Unfortunately, today, fewer and fewer legislators, governors, commissioners, or sanctioning bodies have had the best interest of the sport at heart. If they did, they would only select the best judges and referees, and no longer use the ones who had proven otherwise. If politicians cared, they would fire commissioners who did not do what was best for the sport. Hence, the sport has continuously lost credibility. Ultimately, more managers and promoters should become actively involved in the process of who is selected and allowed to referee and judge a bout, as they did in the past. Because it is most certainly clear that politicians, commissions and sanctioning bodies have failed miserably in this regard, much to the sport’s detriment. And unlike the NFL or NBA, which have commissioners safeguarding the best interests of the sport as a whole, which ultimately benefits everyone involved, boxing really has almost no one looking out for it, and that includes politicians and commissioners.
Oh, and if you hadn’t noticed, the referee for the main event of Saturday’s card was Laurence Cole, son of Dick Cole, who is the Texas boxing commissioner/executive director for the Texas Department of Licensing and Regulation. Laurence Cole is the same referee who improperly told Juan Manuel Marquez, who had suffered a cut in a fight against Jimrex Jaca, that he was ahead on the scorecards. This led to a suspension, but Cole has been consistently assigned to elite refereeing positions thereafter, including Margarito-Pacquiao. Nepotism at its finest. Texas is not the only state that does this. See also California, another state which traditionally loves nepotism and incompetence. Why is it that no one does anything to stop this? Is it all about short-term economic and personal interests at the expense of the sport’s integrity and long-term viability?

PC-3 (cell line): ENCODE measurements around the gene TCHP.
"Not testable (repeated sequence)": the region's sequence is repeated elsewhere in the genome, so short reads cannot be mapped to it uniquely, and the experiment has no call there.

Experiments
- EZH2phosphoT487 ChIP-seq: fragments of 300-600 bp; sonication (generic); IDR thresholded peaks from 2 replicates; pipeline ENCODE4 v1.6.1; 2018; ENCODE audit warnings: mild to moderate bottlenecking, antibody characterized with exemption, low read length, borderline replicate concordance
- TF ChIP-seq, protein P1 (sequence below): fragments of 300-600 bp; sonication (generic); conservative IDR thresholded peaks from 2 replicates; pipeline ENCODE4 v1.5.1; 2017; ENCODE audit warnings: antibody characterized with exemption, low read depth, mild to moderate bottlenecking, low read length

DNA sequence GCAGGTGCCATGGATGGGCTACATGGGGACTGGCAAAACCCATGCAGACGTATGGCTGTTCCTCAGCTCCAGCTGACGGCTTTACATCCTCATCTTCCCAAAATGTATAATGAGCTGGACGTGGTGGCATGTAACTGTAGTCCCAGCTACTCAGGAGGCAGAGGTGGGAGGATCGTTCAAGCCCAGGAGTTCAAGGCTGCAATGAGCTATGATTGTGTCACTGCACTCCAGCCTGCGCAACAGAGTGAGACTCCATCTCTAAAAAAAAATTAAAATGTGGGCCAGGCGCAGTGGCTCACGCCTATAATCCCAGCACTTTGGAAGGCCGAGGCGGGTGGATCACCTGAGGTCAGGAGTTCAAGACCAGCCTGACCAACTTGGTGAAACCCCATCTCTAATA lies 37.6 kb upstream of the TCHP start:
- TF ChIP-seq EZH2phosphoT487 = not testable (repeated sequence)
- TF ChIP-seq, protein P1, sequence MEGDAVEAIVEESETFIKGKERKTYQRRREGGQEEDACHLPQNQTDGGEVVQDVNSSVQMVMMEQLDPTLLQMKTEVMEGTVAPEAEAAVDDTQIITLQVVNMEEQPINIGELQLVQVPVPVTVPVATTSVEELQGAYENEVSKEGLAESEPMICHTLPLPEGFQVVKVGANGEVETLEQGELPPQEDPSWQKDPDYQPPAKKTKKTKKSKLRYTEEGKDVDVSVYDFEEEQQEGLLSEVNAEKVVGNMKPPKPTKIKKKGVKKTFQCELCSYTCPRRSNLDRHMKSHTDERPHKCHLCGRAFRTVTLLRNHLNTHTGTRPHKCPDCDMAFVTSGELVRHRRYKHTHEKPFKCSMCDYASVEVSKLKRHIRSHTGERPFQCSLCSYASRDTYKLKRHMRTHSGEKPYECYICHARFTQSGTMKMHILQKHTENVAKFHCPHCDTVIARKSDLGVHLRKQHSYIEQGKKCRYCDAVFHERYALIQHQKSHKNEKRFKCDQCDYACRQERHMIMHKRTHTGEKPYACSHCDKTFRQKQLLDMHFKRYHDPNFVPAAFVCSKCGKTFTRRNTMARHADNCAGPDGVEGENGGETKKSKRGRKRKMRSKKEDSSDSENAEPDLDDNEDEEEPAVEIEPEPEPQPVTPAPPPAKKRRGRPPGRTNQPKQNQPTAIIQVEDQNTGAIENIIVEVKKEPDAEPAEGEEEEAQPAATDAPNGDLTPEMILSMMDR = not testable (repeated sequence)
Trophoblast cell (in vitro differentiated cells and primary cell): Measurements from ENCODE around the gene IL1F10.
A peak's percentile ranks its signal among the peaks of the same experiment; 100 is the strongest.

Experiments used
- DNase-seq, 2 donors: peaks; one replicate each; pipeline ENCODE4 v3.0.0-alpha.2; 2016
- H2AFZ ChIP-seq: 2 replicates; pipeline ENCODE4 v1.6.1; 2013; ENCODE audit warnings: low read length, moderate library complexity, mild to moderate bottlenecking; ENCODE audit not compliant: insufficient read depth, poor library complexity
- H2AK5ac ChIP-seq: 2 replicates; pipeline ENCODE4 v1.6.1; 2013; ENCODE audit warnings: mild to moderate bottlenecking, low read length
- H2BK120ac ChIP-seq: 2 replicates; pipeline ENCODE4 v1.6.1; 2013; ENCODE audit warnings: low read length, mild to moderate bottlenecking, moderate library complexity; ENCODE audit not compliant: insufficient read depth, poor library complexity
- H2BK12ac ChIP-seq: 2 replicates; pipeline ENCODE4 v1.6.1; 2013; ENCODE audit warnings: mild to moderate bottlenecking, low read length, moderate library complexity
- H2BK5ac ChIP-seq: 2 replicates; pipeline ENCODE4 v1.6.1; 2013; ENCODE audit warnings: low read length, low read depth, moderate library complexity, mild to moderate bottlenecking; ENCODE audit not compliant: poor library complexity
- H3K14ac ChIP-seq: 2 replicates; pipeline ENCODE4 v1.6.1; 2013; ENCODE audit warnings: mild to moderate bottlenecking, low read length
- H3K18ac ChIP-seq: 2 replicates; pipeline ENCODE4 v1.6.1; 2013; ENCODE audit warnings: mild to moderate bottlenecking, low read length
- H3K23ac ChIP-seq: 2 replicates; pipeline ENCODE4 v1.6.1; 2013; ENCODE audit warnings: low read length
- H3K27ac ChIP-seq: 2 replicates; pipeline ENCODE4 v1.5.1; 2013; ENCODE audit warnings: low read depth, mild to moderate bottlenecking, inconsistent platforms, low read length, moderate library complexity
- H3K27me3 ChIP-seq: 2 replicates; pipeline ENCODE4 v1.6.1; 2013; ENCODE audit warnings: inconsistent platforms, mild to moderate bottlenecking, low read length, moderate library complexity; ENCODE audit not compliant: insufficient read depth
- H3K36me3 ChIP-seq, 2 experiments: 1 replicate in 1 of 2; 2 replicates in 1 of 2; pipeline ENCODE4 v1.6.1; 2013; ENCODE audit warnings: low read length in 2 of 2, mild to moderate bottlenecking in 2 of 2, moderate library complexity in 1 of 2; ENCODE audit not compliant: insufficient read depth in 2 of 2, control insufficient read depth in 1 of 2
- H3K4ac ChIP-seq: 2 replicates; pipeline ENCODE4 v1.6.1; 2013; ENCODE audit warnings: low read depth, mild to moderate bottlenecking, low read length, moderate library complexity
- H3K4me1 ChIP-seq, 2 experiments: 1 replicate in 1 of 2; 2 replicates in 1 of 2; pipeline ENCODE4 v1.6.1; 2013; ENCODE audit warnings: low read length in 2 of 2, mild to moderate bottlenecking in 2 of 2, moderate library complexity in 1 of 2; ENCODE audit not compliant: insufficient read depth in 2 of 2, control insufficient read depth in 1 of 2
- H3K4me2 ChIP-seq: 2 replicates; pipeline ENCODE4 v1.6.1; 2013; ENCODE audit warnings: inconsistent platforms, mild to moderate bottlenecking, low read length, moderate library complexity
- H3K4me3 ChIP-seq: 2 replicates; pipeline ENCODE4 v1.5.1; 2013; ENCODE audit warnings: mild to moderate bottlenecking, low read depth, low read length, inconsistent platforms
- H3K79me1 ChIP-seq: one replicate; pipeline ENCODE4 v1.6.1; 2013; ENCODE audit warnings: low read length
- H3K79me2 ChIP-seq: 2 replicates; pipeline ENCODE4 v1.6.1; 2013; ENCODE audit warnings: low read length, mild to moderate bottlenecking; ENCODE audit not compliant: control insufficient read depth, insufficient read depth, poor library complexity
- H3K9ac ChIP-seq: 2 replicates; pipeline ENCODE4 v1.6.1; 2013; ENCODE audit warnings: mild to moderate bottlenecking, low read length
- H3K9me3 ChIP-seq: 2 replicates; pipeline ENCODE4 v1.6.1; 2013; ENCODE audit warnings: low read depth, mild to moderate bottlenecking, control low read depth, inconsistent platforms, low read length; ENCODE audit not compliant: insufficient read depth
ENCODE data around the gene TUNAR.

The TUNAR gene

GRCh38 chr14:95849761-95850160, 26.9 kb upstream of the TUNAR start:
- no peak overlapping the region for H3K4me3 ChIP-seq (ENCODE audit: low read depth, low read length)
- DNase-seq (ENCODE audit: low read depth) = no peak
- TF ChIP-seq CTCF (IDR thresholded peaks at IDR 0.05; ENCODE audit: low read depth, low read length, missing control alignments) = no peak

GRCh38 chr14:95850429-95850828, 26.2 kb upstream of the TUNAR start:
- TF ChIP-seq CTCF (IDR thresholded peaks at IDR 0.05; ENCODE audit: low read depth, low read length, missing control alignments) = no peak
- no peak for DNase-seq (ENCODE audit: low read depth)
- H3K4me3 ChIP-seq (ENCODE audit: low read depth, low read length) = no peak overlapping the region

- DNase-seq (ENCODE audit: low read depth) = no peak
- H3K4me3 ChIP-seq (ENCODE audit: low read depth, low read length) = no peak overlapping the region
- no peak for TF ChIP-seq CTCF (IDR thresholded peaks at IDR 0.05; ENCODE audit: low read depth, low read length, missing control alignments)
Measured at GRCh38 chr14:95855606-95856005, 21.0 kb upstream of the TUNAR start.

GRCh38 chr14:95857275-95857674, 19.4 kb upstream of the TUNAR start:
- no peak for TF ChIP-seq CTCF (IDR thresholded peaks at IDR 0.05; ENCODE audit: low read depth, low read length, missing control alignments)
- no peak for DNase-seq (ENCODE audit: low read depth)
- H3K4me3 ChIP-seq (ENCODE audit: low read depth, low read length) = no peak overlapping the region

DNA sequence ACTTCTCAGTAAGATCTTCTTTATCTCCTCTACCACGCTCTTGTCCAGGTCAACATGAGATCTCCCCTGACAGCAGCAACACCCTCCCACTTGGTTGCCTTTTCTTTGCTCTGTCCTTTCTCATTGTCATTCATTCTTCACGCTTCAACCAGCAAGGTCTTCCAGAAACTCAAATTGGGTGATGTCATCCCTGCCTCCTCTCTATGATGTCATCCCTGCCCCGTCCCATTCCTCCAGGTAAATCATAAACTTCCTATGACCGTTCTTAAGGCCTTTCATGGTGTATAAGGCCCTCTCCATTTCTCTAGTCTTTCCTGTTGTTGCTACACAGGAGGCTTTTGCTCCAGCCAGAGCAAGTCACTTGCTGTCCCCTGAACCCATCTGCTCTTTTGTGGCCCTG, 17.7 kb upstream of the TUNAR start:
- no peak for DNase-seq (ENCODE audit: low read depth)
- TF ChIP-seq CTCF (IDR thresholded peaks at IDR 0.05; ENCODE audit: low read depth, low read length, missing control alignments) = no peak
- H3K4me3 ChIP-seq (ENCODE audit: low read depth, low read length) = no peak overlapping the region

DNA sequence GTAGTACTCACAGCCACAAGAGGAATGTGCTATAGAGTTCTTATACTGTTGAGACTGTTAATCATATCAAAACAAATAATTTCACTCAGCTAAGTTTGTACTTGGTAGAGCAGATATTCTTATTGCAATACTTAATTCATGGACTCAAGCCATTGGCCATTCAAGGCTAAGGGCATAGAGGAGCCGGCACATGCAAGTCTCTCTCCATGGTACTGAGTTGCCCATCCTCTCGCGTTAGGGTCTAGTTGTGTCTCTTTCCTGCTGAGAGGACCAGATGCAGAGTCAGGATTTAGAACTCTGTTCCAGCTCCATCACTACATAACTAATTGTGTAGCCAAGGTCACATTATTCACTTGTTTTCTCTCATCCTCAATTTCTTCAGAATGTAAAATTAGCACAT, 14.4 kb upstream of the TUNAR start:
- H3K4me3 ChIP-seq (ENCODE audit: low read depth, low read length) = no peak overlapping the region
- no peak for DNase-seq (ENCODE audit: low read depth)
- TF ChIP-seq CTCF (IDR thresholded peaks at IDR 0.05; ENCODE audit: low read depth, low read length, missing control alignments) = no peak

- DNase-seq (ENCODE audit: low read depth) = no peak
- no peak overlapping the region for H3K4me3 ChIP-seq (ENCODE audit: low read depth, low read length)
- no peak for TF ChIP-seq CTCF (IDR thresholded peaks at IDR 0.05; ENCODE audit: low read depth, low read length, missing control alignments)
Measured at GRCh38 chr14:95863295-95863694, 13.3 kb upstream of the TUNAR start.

Texas is the same state that failed to test urine samples for the fight card that featured Julio Cesar Chavez, Jr. vs. Marco Antonio Rubio earlier this year, allegedly because they conveniently forgot to book a drug testing laboratory for the event. Chavez, Jr. has previously tested positive for a diuretic masking agent. And on Saturday, James Kirkland was unable to provide a urine sample before the fight began. I wonder if he was made to do so after the bout, and whether that urine will be tested. I called the commission/Texas Department of Licensing and Regulation to find out, but no one was able to answer that simple question for me, and I am still awaiting a return call from the public affairs department.